Sexual assault is one of the most serious crimes known to civil societies. It impacts upon those subjected to sexual assault in a most intimate fashion. It isn't limited to instances of rape. It can involve the unwanted and offensive touching by one person or more of another without consent. In most cases, these assaults are perpetrated by men against women. Yet, one can easily imagine circumstances where the opposite may also be the case. This is eminently possible when we consider that under a broad understanding of sexual assault, men can also be the object of sexual gratification of another. Given the predominant paradigm of male on female sexual assault, forms of popular culture do not treat the converse as worthy of serious discussion.
Where it is covered it may be constructed as legitimate conduct. During an episode of the once popular television series Sex and the City, the character Samantha Jones learns of a masseur who provides more than skilled massages but cunnilingus to select female patrons. Expected to be treated to such extra services, she schedules an appointment with this masseur. As the allotted hour winds its way closer and closer to its end, Samantha seeks to accelerate the process of her obtaining sexual gratification by grabbing the masseur's genitals. This is naturally intended to signal the masseur as to her sexual intentions. The scene transitions to the manager or owner of the spa berating Samantha for sexually touching one of her male employees. Clearly, the masseur takes exception to what Samantha does. Samantha responds by informing the manager/owner that the masseur has a history of satisfying female customers in a manner that exceeds the scope of his duties as a masseur. We learn further that the masseur's employment is terminated. Samantha's action goes unpunished, save for being banished from the spa and being dressed down by other women who were serviced by the terminated masseur.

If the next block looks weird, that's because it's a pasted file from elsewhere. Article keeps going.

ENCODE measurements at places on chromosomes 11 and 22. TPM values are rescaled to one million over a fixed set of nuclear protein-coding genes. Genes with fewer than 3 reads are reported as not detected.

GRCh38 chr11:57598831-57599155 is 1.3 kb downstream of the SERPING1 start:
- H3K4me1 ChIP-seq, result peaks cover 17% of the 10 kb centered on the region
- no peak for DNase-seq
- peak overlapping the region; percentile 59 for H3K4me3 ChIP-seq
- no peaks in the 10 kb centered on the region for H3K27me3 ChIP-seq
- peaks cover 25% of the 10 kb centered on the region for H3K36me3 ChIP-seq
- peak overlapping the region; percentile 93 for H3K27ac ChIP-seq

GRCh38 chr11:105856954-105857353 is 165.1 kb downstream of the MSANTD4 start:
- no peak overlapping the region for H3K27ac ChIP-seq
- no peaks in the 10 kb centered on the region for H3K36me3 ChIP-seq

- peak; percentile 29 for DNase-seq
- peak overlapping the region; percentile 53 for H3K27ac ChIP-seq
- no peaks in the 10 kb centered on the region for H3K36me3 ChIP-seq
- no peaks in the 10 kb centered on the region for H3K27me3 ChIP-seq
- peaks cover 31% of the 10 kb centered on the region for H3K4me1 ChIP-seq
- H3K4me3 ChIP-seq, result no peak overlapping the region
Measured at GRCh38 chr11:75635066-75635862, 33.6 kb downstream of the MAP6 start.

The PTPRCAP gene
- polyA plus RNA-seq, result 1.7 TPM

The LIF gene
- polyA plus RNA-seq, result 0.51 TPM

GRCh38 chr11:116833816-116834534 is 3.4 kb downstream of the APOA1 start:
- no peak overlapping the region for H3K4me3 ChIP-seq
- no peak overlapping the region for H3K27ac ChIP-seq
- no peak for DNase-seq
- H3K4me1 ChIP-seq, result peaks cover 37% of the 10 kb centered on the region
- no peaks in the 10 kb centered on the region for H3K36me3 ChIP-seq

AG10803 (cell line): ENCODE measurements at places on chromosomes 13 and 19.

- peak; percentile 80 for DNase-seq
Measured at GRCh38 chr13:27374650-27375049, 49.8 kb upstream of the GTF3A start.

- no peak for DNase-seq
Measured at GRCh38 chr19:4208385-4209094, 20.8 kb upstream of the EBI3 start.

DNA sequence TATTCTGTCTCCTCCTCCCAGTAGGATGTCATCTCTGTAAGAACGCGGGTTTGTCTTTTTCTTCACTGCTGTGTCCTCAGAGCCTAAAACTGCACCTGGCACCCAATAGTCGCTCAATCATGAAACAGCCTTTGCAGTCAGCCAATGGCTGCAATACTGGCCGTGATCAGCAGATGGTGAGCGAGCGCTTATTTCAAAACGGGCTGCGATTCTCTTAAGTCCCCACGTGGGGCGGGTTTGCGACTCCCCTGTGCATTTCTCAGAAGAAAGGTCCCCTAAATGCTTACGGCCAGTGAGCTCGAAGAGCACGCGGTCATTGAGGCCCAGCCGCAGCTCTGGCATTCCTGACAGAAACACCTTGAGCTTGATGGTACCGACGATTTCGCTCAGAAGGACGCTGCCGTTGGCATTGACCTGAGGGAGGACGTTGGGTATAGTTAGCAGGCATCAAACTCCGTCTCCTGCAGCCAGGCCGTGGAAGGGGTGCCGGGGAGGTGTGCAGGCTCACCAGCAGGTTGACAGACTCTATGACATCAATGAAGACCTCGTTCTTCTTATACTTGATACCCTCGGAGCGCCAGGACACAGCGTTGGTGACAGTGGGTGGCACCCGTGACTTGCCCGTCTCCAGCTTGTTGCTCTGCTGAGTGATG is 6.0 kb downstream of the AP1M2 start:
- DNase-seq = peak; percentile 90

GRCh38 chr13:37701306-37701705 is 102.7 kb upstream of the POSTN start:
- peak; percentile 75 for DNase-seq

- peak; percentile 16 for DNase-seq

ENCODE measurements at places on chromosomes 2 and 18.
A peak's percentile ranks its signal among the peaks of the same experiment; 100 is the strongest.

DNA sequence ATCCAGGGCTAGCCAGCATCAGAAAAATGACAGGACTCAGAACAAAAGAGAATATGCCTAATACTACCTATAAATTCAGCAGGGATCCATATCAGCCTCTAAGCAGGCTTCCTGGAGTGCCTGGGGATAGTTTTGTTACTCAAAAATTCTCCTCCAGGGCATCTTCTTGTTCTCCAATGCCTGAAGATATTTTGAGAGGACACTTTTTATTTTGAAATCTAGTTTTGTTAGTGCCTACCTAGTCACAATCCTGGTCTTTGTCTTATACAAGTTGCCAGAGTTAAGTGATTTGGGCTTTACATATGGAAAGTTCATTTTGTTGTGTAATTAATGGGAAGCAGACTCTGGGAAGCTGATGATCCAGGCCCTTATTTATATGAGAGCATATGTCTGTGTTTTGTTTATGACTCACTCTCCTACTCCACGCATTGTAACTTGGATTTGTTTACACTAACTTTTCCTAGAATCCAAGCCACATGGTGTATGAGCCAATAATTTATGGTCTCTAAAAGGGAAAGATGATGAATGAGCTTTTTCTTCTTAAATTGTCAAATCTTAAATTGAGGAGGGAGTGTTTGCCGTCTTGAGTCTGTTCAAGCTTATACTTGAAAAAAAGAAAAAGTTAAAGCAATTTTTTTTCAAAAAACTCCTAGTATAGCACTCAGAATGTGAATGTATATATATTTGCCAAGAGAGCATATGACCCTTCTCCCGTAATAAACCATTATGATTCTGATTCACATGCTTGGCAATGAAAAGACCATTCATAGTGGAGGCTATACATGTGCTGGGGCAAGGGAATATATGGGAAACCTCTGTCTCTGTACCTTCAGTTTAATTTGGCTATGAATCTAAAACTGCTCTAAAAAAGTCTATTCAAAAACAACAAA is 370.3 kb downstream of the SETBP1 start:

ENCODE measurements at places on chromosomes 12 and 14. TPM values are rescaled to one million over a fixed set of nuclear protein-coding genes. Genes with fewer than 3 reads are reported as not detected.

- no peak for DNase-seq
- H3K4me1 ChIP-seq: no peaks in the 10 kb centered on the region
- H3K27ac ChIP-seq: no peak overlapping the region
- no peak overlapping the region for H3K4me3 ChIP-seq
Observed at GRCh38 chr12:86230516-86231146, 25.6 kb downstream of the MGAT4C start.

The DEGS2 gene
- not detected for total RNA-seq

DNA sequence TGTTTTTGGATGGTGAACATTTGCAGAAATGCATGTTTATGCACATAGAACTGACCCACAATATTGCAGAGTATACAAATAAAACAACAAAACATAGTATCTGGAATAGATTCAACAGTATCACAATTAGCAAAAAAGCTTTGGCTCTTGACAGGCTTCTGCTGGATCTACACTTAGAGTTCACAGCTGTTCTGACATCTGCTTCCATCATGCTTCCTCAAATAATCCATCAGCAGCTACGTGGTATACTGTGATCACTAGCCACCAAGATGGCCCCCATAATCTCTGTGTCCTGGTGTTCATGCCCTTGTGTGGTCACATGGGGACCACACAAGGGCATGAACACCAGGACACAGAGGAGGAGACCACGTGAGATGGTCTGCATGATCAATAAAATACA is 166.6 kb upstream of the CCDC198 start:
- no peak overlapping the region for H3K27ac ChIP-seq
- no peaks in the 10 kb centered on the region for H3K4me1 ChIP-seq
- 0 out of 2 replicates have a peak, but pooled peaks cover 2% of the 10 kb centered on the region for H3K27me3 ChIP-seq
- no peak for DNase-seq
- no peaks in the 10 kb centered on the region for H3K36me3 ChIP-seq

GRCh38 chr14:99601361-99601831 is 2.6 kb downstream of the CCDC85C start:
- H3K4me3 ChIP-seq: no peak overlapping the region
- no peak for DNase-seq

What lesson(s) is to be learned from this? Clearly, where a man has a sexual history, this means that he must be expected to comply when advanced upon by another a woman to whom he has not yet given consent. Let us imagine Samantha is Samuel and the masseur is a masseuse who is known to provide fellatio to select clients. Would there be any doubt that if Samuel touched the genital area of the masseuse, this would be construed not only as a sexual assault on her person, and interference with her bodily integrity, but also an act worthy of arrest and prosecution? We would have little doubt that Samuel would deserve such treatment. Surely the masseuse would have been acting inappropriately by going beyond the scope of her employment with other clients, but it wouldn't justify her being sexually molested by Samuel. Sex and the City's treatment does just this when the male is the "victim" and one of its lead characters is a "sex offender". However, the victim's status as a victim is impugned and tainted because of his sexual history with other clients, the very type of attack that feminist scholars and activists rightfully criticized the legal system for allowing to be done to women.